3. 5.17 However, a right to privacy for tenants is implicit in at least one provision of the RTA. Section 87 states that landlords and agents must exercise their right of entry in a reasonable manner. In Jones v Director of Housing, Member Grainger held that ‘if a landlord … significantly disregards the privacy of a tenant when exercising a right of entry, the landlord may not be exercising the right of entry in a reasonable manner.’24

Other states and territories

  1. 5.18 With the exception of Victoria, the residential tenancy legislation of every state and territory in Australia incorporates an express right to reasonable peace, comfort and privacy within the statutory right to quiet enjoyment.25
  2. 5.19 In New South Wales for example, the Residential Tenancies Act 2010 (NSW) states:

50. Tenant’s right to quiet enjoyment

(1) A tenant is entitled to quiet enjoyment of the residential premises without interruption by the landlord …

(2) A landlord or landlord’s agent must not interfere with, or cause or permit any interference with, the reasonable peace, comfort and privacy of the tenant in using the residential premises … 26

  1. 5.20 In Ingram v Department of Housing (Tenancy) the NSW Consumer, Trader and Tenancy Tribunal found that the words ‘reasonable peace, comfort and privacy’ ‘import a wider duty than is contained in the common law formulation of quiet enjoyment’ and that ‘those words clearly have their natural meaning.’27

Taking images inside the property

  1. 5.21 In Zia v Bechara, the NSW Consumer, Trader and Tenancy Tribunal held that the act of the agent ‘in remaining in the premises taking photographs once it was clear that the tenant did not consent to this amounts to a breach of the tenant’s right to quiet enjoyment’. Member Rosser ordered the landlord to pay $400 in compensation to the tenant as the breach was deemed a ‘serious’ one.28 
  2. 5.22 However, the purpose for which the images were taken and the agent’s conduct when taking the images is not known. The extent to which the tenant’s express right to reasonable privacy impacted on the Tribunal’s decision is also not known.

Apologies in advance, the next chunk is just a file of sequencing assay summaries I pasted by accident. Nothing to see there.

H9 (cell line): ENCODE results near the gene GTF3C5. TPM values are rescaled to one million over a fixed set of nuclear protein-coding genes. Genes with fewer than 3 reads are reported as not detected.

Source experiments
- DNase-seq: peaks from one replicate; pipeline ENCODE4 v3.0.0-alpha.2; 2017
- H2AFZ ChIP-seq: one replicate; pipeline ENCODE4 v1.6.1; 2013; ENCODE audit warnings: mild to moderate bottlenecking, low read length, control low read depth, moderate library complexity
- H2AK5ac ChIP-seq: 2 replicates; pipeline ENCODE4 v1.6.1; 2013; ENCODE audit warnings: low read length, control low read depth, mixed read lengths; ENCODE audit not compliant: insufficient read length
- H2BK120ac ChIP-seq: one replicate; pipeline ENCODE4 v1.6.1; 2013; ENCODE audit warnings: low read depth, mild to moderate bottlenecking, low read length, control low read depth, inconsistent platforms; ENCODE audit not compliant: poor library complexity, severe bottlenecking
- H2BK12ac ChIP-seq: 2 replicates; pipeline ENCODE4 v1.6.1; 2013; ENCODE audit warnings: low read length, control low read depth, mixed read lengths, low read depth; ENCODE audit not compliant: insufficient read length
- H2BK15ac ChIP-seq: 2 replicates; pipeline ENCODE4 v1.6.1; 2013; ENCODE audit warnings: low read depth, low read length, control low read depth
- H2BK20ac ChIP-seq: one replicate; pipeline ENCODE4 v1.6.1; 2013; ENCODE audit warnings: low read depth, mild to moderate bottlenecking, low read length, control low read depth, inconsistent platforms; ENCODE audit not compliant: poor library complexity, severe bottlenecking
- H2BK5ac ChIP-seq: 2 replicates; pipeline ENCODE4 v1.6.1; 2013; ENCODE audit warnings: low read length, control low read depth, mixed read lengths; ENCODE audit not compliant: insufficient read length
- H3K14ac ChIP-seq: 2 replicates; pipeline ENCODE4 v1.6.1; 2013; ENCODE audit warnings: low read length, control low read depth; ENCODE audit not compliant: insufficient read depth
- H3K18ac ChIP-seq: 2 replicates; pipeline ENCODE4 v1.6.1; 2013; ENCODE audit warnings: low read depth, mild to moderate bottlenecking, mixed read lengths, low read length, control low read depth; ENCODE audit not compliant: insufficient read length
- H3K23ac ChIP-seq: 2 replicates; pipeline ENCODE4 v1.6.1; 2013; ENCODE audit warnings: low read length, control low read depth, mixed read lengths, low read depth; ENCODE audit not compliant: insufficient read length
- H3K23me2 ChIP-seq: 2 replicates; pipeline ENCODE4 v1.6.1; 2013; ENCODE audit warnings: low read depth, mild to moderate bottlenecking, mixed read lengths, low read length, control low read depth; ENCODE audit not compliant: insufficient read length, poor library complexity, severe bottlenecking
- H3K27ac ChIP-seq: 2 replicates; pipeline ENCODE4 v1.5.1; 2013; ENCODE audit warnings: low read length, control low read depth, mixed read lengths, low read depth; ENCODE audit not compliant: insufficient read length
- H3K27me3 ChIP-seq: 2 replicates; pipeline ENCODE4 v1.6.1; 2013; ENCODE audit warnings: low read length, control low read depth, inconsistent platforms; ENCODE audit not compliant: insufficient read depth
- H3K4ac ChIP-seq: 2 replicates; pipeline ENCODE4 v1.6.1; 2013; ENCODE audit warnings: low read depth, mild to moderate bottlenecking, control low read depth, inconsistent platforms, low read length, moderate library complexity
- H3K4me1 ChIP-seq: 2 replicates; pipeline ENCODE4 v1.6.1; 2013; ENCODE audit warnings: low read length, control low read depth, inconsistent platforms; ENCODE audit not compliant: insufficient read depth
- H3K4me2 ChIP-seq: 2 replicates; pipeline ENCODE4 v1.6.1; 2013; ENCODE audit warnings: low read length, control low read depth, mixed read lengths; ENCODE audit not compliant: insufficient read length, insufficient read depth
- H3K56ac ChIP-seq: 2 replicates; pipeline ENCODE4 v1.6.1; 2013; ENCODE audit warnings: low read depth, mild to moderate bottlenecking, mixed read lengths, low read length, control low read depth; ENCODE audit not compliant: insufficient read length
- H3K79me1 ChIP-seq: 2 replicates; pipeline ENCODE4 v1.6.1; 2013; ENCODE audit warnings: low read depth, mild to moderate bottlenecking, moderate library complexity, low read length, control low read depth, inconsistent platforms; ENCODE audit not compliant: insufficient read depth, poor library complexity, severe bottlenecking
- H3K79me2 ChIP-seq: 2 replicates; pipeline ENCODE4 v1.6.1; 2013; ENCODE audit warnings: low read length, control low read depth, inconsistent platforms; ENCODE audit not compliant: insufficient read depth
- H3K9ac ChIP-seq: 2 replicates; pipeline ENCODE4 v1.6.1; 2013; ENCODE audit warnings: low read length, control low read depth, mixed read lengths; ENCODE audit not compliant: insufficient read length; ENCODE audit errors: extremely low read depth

Community responses

  1. 5.23 The Commission asked stakeholders about the scope of the right to quiet enjoyment in Victoria and whether taking and using advertising images would amount to a breach of that right.

Scope of the right

  1. 5.24 At the Commission’s roundtable, the Tenants Union of Victoria expressed the view that many tenants struggle to understand the common law notion of quiet enjoyment and what it includes and what it excludes.29 It was of the opinion that expanding the right to quiet enjoyment to include reasonable peace, comfort and privacy would bring the concept into the modern era.30
  2. 5.25 The Tenants’ Union of New South Wales was of the view that the right to peace, comfort and privacy clearly extends beyond the scope of the common law right to quiet enjoyment. It informed the Commission that:

Quiet enjoyment goes to possession and tenure; and peace, comfort and privacy take on their natural meaning, which is clear.31

  1. 5.26 It follows, the Tenants’ Union of New South Wales argued, that the threshold for a breach of reasonable privacy is lower than for a breach of the common law right to quiet enjoyment.32
  2. 5.27 Some suggested that the right to reasonable peace, comfort and privacy could simply be a modern interpretation of the common law right to quiet enjoyment, and that the two could be read consistently.33 This interpretation suggests that reasonable privacy may fall within the scope of the common law right currently enjoyed by Victorians.

Would advertising images amount to a breach?

  1. 5.28 The Tenants’ Unions of Tasmania and the Australian Capital Territory expressed the view that taking or using advertising images of a tenant’s possessions without the tenant’s consent may amount to a breach of the tenant’s right to quiet enjoyment.34 However, as stated above, the right to quiet enjoyment in these states includes an express right to reasonable privacy.
  2. 5.29 As the Tenants’ Union ACT explained, the landlord’s right to enter is limited by the tenant’s right to reasonable privacy, and the dissemination of images that showed tenants’ possessions without their consent would interfere with their reasonable privacy.35
  3. 5.30 The Queensland Residential Tenancies Authority expressed the view that using advertising images of tenants’ possessions without the tenants’ consent would not ordinarily amount to a breach of quiet enjoyment.36
  4. 5.31 According to the Authority, only one of the 14 complaints it received about this issue in the last financial year may have amounted to a breach of the right to quiet enjoyment.37 In that case, the landlord persistently harassed the tenant at the property over several weeks in order to obtain the tenant’s consent to take advertising images that included the tenant’s possessions. The 13 other complaints mostly concerned the display of innocuous household items in advertising images.38

Commission’s conclusions

  1. 5.32 The Commission is of the view that the right to reasonable peace, comfort and privacy extends beyond the scope of the common law right to quiet enjoyment.
  2. 5.33 A breach of quiet enjoyment requires a substantial interference with the tenant’s right to possess the property or to enjoy it for all usual purposes. The Commission is of the opinion that neither taking nor using advertising images of tenants’ possessions without their consent would ordinarily amount to a breach of this right.
  3. 5.34 It is beyond the scope of the Commission’s terms of reference to consider bestowing on Victorian tenants a right to reasonable privacy.


Footnotes